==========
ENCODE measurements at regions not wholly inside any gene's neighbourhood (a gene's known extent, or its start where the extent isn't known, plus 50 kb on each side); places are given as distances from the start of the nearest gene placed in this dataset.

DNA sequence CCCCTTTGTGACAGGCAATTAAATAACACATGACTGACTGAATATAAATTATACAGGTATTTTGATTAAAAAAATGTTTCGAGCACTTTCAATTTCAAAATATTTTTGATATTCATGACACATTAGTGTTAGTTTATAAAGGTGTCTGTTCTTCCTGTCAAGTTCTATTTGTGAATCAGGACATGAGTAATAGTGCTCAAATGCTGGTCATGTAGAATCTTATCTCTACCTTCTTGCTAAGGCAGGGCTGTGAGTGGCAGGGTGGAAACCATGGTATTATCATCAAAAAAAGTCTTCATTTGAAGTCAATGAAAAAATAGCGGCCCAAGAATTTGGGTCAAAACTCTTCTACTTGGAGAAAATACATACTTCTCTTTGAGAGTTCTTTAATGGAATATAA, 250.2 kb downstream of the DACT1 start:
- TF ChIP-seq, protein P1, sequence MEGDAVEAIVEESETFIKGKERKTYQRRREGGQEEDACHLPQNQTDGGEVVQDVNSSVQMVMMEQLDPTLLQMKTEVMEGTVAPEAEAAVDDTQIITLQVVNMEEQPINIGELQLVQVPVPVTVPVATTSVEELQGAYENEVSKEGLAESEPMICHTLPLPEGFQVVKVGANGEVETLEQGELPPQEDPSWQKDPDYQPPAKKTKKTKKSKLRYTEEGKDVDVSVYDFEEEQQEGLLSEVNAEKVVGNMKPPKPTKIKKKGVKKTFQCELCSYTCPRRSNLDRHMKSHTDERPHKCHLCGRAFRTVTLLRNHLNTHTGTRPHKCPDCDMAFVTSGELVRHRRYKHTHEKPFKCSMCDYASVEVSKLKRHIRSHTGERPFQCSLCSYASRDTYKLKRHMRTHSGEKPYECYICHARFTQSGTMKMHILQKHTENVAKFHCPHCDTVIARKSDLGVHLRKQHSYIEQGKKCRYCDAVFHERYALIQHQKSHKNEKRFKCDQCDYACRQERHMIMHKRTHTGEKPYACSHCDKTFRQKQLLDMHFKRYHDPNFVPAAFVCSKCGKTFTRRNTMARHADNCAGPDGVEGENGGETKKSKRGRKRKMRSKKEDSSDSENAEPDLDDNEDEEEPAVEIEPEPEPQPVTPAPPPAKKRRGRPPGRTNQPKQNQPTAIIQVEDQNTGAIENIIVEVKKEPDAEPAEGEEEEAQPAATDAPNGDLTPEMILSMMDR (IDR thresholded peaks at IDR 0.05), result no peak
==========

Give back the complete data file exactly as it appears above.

ENCODE measurements at regions not wholly inside any gene's neighbourhood (a gene's known extent, or its start where the extent isn't known, plus 50 kb on each side); places are given as distances from the start of the nearest gene placed in this dataset.

DNA sequence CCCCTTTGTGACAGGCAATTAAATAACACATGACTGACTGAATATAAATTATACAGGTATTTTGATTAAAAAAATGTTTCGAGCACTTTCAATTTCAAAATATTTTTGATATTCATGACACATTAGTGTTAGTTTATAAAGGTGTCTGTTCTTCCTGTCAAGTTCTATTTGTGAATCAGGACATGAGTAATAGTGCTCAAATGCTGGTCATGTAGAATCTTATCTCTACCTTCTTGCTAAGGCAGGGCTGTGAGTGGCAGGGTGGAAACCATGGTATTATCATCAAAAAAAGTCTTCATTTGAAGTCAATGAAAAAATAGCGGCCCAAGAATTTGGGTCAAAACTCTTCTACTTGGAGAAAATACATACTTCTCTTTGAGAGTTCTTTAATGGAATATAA, 250.2 kb downstream of the DACT1 start:
- TF ChIP-seq, protein P1, sequence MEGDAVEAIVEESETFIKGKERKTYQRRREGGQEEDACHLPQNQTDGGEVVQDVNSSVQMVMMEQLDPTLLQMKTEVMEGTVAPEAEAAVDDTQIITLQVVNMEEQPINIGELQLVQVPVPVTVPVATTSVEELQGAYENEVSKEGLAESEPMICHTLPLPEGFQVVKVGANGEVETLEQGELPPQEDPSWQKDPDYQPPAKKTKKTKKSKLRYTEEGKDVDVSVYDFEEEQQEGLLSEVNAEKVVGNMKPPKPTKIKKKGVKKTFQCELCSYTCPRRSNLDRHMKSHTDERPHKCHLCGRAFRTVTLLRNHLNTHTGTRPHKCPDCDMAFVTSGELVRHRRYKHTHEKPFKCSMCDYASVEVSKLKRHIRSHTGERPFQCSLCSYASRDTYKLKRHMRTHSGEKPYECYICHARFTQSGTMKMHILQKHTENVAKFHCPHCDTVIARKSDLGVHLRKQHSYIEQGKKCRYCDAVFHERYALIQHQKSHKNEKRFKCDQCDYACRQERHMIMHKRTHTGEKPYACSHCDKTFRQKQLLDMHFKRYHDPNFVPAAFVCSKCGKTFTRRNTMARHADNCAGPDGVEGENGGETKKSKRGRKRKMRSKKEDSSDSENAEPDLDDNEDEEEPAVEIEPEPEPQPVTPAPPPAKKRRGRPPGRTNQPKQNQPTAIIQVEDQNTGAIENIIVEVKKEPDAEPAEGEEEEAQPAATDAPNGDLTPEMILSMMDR (IDR thresholded peaks at IDR 0.05), result no peak